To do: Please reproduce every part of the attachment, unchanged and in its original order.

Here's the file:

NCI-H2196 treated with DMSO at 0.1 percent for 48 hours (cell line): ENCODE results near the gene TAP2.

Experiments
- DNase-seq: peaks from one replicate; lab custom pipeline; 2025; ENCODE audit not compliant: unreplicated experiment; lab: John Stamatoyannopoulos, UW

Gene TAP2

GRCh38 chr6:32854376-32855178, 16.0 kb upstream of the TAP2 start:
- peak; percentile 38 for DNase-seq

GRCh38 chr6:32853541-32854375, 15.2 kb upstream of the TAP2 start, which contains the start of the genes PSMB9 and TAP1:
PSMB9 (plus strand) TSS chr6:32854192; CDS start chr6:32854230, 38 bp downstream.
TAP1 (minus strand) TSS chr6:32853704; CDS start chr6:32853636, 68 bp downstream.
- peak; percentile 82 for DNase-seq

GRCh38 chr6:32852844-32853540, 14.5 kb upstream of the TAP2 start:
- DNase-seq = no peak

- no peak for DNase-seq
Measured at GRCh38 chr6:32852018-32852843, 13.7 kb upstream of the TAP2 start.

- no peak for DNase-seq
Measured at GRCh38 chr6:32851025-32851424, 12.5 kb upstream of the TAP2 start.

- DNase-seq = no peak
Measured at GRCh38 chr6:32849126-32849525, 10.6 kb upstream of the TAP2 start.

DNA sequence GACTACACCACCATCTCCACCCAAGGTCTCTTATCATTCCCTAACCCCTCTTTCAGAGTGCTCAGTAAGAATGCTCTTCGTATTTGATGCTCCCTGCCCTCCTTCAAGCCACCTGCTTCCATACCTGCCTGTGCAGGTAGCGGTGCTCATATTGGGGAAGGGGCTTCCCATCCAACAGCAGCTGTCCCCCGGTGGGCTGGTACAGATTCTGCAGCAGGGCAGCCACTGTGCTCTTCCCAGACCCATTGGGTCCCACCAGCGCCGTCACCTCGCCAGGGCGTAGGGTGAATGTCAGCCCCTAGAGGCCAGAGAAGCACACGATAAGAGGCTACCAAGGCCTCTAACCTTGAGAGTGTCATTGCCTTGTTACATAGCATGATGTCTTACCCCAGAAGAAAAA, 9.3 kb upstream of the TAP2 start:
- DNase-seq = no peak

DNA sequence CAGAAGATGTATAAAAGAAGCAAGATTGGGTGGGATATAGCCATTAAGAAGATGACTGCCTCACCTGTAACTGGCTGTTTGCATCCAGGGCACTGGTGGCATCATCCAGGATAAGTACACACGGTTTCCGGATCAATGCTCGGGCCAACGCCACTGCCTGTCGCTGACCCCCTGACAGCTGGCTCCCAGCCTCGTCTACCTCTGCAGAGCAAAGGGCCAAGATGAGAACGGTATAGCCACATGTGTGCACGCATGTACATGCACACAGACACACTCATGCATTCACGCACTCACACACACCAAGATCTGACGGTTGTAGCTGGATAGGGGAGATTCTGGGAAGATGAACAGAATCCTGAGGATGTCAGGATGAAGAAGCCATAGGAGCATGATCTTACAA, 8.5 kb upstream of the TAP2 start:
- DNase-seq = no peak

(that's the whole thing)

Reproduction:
NCI-H2196 treated with DMSO at 0.1 percent for 48 hours (cell line): ENCODE results near the gene TAP2.

Experiments
- DNase-seq: peaks from one replicate; lab custom pipeline; 2025; ENCODE audit not compliant: unreplicated experiment; lab: John Stamatoyannopoulos, UW

Gene TAP2

GRCh38 chr6:32854376-32855178, 16.0 kb upstream of the TAP2 start:
- peak; percentile 38 for DNase-seq

GRCh38 chr6:32853541-32854375, 15.2 kb upstream of the TAP2 start, which contains the start of the genes PSMB9 and TAP1:
PSMB9 (plus strand) TSS chr6:32854192; CDS start chr6:32854230, 38 bp downstream.
TAP1 (minus strand) TSS chr6:32853704; CDS start chr6:32853636, 68 bp downstream.
- peak; percentile 82 for DNase-seq

GRCh38 chr6:32852844-32853540, 14.5 kb upstream of the TAP2 start:
- DNase-seq = no peak

- no peak for DNase-seq
Measured at GRCh38 chr6:32852018-32852843, 13.7 kb upstream of the TAP2 start.

- no peak for DNase-seq
Measured at GRCh38 chr6:32851025-32851424, 12.5 kb upstream of the TAP2 start.

- DNase-seq = no peak
Measured at GRCh38 chr6:32849126-32849525, 10.6 kb upstream of the TAP2 start.

DNA sequence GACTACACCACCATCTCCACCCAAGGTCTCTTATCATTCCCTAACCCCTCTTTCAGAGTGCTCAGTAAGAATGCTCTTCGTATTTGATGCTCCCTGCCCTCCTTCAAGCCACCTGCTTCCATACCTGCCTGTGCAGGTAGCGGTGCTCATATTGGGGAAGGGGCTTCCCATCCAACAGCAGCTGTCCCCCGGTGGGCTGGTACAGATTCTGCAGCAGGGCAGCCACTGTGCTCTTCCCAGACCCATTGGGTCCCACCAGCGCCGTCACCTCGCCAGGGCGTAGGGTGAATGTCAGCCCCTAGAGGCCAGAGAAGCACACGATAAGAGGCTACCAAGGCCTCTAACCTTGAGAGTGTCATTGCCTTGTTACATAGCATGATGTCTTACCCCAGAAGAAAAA, 9.3 kb upstream of the TAP2 start:
- DNase-seq = no peak

DNA sequence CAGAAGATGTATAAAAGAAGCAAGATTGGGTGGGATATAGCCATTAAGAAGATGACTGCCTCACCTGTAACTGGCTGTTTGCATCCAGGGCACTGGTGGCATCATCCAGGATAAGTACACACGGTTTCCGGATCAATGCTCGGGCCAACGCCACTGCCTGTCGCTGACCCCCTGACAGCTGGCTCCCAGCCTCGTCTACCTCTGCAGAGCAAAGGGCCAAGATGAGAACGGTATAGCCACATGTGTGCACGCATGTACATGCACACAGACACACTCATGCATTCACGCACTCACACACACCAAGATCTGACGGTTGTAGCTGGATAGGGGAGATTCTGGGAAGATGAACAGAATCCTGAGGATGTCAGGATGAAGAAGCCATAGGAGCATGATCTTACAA, 8.5 kb upstream of the TAP2 start:
- DNase-seq = no peak